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Reputation and impermanent types

  • Wiseman, Thomas

I consider a version of the chain store game where the incumbent firm’s type evolves according to a Markov process with two states: a “tough†type who always fights entry, and a “weak†type who prefers to accommodate. There exists a minimal level of persistence necessary for the incumbent to be able to sustain any reputation for being tough. Above that level, as the number of markets T increases, in equilibrium play alternates between intervals of entry by competitors and intervals of deterrence. When T is infinite, then regardless of the discount factor there exists a sequential equilibrium in which the incumbent’s payoff is bounded below her Stackelberg payoff. Both results are in contrast to the outcome when the incumbent’s type is fixed. One interpretation is that reputation is not permanent, but must be renewed occasionally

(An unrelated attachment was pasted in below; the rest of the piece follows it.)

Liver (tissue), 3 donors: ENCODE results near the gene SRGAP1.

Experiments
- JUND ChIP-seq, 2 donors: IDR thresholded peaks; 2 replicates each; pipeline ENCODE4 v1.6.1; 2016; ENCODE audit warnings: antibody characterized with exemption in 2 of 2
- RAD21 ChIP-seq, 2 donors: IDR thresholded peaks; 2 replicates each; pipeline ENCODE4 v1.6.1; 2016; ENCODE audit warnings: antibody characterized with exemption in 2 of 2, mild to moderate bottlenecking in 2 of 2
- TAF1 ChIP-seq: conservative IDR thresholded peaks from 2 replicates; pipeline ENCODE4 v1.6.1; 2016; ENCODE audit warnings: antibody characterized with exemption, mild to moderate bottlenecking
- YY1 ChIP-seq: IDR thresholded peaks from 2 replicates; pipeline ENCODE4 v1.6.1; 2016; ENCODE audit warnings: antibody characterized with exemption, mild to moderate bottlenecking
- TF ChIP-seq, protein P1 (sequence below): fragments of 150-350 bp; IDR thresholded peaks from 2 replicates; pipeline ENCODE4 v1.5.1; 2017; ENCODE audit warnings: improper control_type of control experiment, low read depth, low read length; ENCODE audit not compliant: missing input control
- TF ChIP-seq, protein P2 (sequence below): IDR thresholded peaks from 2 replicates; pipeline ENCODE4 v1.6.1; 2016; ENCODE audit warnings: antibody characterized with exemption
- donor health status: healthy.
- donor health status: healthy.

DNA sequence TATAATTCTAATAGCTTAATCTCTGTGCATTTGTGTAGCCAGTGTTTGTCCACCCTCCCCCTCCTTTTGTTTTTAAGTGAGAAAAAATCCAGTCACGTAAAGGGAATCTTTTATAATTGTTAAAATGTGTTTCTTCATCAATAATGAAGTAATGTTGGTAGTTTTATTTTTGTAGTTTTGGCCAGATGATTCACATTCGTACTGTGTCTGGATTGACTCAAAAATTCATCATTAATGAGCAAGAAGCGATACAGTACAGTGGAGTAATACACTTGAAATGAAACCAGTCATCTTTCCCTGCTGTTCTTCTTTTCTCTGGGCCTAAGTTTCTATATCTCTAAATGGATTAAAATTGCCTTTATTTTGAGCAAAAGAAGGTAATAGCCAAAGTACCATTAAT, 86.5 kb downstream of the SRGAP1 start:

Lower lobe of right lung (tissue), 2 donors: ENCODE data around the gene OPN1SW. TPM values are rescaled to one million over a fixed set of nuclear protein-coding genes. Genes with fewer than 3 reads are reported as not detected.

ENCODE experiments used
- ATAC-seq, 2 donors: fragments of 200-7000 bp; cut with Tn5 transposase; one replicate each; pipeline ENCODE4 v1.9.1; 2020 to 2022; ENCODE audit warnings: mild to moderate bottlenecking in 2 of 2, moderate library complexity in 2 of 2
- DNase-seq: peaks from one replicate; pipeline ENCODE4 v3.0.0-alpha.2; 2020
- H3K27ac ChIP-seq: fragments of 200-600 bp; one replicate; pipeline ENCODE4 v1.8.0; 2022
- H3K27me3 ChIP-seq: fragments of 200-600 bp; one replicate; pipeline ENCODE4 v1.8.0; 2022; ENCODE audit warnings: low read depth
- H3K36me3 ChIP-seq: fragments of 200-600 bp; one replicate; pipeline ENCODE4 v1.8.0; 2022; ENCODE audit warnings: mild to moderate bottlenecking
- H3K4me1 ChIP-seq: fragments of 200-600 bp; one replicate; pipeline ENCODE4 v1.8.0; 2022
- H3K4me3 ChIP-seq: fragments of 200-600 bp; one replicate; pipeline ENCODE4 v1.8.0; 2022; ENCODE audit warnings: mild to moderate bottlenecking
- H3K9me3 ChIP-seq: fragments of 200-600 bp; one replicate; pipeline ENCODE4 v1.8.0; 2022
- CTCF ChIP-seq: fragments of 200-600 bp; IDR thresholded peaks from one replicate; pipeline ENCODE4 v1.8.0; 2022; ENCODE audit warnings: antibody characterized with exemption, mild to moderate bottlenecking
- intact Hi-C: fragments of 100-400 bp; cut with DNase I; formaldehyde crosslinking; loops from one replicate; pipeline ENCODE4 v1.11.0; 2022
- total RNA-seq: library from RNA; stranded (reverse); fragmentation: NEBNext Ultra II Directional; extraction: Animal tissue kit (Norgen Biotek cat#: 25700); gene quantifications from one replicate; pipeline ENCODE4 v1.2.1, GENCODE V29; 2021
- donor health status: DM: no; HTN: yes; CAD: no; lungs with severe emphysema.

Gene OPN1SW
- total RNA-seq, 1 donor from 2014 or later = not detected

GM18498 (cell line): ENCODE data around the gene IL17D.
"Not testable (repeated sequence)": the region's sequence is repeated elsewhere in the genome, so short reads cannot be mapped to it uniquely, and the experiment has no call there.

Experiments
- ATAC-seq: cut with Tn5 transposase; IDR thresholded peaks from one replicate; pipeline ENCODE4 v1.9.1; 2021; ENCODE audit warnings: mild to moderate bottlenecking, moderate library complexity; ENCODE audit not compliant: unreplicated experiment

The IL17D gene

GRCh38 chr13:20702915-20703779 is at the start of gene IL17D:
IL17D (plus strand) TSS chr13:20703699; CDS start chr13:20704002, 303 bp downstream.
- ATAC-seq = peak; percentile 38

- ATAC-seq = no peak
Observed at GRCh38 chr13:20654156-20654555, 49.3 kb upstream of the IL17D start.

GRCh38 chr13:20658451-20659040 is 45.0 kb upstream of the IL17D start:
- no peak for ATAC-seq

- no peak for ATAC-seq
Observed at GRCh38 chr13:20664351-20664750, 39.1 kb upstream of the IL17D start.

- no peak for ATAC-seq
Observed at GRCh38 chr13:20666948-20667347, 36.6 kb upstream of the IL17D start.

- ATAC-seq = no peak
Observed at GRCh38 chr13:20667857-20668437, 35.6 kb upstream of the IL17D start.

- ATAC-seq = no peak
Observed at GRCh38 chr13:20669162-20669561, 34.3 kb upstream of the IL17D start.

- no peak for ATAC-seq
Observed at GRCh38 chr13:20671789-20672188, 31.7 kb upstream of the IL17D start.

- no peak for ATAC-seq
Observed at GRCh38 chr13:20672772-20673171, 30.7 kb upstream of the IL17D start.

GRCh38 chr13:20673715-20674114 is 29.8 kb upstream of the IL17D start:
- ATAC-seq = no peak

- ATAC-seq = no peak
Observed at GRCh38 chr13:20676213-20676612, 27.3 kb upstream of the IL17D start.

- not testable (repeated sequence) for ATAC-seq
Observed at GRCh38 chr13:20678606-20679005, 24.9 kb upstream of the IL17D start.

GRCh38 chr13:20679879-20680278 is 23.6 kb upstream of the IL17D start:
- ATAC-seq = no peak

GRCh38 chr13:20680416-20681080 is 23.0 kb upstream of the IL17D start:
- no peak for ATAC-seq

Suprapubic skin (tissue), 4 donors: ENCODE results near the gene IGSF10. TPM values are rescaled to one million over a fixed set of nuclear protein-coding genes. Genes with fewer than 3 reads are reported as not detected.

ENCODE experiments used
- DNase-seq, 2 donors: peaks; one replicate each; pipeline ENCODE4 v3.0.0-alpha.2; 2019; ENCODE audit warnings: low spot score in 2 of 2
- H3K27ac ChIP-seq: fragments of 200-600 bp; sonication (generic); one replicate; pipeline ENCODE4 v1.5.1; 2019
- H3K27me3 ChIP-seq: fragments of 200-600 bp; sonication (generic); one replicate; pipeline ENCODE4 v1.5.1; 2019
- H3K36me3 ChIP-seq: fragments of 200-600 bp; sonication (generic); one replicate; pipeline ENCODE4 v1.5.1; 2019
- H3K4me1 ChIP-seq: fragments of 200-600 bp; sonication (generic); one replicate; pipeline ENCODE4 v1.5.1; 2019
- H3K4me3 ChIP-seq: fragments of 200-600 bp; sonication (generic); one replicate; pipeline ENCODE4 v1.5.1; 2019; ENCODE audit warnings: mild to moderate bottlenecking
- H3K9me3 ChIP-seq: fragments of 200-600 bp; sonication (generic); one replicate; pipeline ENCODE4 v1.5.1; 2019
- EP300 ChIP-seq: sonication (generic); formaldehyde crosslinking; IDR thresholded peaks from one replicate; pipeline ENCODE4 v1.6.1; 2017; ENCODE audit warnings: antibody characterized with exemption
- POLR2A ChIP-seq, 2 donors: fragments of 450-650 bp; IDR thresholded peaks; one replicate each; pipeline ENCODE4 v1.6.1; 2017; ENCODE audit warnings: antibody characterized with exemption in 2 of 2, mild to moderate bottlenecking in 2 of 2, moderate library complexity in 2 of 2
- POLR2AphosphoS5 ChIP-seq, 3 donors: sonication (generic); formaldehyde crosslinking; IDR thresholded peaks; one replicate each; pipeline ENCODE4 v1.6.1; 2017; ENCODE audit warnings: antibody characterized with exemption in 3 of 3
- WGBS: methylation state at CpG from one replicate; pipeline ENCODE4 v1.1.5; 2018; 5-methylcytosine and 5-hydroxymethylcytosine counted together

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Article provided by Elsevier in its journal Games and Economic Behavior.

Volume (Year): 62 (2008)
Issue (Month): 1 (January)
Pages: 190-210

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Handle: RePEc:eee:gamebe:v:62:y:2008:i:1:p:190-210
Contact details of provider: Web page: http://www.elsevier.com/locate/inca/622836

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  1. George J. Mailath & Larry Samuelson, . ""Who Wants a Good Reputation?''," CARESS Working Papres 98-12, University of Pennsylvania Center for Analytic Research and Economics in the Social Sciences.
  2. Steven Tadelis, 1999. "What's in a Name? Reputation as a Tradeable Asset," American Economic Review, American Economic Association, vol. 89(3), pages 548-563, June.
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  18. Steven Tadelis, 2002. "The Market for Reputations as an Incentive Mechanism," Journal of Political Economy, University of Chicago Press, vol. 110(4), pages 854-882, August.
  19. Christopher Phelan, 2001. "Public trust and government betrayal," Staff Report 283, Federal Reserve Bank of Minneapolis.
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  21. Aoyagi, Masaki, 1996. "Reputation and Entry Deterrence under Short-Run Ownership of a Firm," Journal of Economic Theory, Elsevier, vol. 69(2), pages 411-430, May.
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